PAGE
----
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How to Appeal Your Property Tax Part 3: Equity

At the end of the last article I called equity "the other approach to value." Ideally it should be called the other approach to assessment, because it isn't an approach to market value estimates at all. Equity is all about fairness. Specifically that your property tax burden is fair when compared to your neighbor, or your competition. Most states that I have worked in require that tax jurisdictions must assess based on equity, or "uniformity." This is to ensure that the tax burden is distributed fairly. The exceptions are Florida and Ohio. Floridians and Ohioans can skip to article 4. (Full disclosure: I have worked property tax appeals in ME, VT, NH, MA, CT, RI, NY, PA, NJ, DE, MD, VA, WV, OH, NC, SC, GA, AL, FL)

I touched on the equity argument throughout article 2, The Three Approaches. When I talked about having the same quality codes in the computer assisted mass appraisal (CAMA) cost approach, or the same depreciation schedule, that's equity. When everyone's cost approach value is adjusted up or down based on the same sales from the same market area, that's equity. When all neighborhood shopping centers in the same market area have the same market rent estimates, the same expense ratios, and the same capitalization rate, that's equity.

Often, after many years of different county appraisers, reappraisals, and appeals in your neighborhood, equity gets forgotten or overlooked. Although it is a time-consuming argument to develop, often requiring the purchase of many assessor property record cards, the results can be good. It pays to make certain that your property tax burden is equitable, because it is often not.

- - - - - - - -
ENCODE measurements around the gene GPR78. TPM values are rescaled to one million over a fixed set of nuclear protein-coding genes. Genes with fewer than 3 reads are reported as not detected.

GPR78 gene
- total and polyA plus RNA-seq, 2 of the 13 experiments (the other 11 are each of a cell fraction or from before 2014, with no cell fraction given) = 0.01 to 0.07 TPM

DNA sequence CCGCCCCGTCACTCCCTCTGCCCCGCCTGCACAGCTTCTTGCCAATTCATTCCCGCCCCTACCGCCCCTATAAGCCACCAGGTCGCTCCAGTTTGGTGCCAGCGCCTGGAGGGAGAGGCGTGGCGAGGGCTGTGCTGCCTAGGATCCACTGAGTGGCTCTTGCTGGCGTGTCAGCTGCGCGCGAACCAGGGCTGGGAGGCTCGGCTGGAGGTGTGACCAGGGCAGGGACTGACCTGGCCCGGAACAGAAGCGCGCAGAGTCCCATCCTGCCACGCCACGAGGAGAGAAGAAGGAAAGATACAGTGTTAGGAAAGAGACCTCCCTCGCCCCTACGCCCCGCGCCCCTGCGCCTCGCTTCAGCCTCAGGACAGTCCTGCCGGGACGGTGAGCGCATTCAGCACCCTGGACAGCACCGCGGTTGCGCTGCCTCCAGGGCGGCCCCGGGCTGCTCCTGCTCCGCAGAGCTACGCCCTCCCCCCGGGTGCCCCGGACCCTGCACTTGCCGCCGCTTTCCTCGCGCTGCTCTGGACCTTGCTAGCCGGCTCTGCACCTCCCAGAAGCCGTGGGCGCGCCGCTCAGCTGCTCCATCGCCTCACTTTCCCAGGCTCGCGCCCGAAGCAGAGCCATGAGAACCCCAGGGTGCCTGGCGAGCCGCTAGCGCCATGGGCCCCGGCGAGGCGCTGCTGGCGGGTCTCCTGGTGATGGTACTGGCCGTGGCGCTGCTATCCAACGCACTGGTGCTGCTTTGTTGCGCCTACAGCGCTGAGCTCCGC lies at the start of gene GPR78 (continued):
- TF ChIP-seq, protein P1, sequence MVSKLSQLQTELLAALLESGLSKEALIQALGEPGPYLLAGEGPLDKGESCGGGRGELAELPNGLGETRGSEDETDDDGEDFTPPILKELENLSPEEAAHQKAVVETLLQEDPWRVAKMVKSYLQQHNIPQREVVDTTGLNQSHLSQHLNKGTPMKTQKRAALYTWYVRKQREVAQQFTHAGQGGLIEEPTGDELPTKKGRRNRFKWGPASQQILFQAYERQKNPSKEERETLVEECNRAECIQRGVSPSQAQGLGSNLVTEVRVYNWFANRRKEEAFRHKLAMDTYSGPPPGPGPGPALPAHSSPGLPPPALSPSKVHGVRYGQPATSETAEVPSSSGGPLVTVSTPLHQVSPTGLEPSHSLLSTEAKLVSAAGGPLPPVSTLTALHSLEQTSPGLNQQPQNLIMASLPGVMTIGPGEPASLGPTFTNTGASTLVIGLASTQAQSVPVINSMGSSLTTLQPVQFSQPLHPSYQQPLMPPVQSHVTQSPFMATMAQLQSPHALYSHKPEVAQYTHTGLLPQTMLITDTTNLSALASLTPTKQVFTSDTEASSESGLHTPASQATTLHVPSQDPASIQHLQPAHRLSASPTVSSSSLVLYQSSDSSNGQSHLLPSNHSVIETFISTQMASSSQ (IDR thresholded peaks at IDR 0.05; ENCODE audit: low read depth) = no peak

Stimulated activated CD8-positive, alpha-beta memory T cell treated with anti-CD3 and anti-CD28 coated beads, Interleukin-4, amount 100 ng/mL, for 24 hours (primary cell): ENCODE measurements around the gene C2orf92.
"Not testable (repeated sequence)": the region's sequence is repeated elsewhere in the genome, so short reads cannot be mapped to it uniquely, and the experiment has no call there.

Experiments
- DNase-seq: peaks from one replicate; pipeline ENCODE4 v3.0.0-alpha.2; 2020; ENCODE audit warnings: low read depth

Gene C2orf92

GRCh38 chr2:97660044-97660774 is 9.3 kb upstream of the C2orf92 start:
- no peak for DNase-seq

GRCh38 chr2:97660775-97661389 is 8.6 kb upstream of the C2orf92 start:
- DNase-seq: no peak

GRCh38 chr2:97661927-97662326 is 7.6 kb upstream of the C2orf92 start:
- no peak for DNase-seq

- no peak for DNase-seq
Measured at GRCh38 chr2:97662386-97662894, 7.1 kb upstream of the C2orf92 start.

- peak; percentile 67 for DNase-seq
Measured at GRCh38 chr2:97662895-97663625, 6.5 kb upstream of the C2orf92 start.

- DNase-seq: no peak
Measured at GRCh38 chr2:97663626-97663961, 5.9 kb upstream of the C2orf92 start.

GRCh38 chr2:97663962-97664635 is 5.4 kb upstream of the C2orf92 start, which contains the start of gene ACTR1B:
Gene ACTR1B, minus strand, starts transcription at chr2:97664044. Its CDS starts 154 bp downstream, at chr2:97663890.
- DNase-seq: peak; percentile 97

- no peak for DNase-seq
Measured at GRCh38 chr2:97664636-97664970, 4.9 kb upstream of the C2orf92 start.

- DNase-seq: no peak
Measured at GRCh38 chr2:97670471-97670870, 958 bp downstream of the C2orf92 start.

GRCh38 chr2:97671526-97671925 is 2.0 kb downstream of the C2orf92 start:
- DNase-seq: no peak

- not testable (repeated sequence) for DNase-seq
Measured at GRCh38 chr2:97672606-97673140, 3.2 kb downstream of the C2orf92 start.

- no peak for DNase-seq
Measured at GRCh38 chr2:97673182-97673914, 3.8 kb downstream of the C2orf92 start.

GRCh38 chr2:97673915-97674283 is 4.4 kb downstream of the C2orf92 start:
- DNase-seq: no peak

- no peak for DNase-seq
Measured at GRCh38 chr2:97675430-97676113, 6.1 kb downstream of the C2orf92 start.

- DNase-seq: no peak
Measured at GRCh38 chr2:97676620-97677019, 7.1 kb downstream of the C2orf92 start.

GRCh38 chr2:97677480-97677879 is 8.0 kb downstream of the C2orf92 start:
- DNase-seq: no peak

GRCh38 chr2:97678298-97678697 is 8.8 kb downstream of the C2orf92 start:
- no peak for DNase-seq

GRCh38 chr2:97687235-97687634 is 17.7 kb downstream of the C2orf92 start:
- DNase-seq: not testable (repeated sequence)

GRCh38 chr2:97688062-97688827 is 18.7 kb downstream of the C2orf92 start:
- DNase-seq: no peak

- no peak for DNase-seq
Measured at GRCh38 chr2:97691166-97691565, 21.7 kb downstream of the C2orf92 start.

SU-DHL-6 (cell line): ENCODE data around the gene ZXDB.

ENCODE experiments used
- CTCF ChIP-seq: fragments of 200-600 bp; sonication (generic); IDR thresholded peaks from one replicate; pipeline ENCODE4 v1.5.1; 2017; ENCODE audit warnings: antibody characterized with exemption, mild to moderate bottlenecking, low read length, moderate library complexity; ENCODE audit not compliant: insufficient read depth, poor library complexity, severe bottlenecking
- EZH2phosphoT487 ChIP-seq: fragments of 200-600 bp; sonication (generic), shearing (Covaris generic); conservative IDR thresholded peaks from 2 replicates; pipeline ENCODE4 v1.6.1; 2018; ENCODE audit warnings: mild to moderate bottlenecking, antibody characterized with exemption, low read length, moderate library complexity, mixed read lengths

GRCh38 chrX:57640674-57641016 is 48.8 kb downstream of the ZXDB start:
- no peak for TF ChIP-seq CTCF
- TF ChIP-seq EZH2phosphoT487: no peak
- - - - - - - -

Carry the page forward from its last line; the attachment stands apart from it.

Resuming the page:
You might start with the assessor's online property records. Look through the assessed values ​​of properties in your neighborhood. Find a handful or ten or twenty properties that have lower assessments than your property does. Dig in, either online or at the assessor's office. Why are these properties valued lower than yours? Are they smaller, with fewer amenities? Or has your property been given a higher quality rating for no apparent reason? Is your property newer? Or has your property been given a higher condition rating than the competition for no apparent reason?

This is just a few of examples of assessor data points that could be inequitable. If you can get the assessor property record cards and they show say, a cost approach, you can go through your property and the comparable properties line by line to see what the differences are.

That's equity in a nutshell. It can be time-consuming to develop an equity argument and in many states equity alone does not get results. You must have some sales, or a cost approach, or an income approach that supports a lower value and then you can present an equity argument in support of the lower value (whichever approach to value you take).

In the next article I will touch on external / economic obsolescence. Let's keep saving money!

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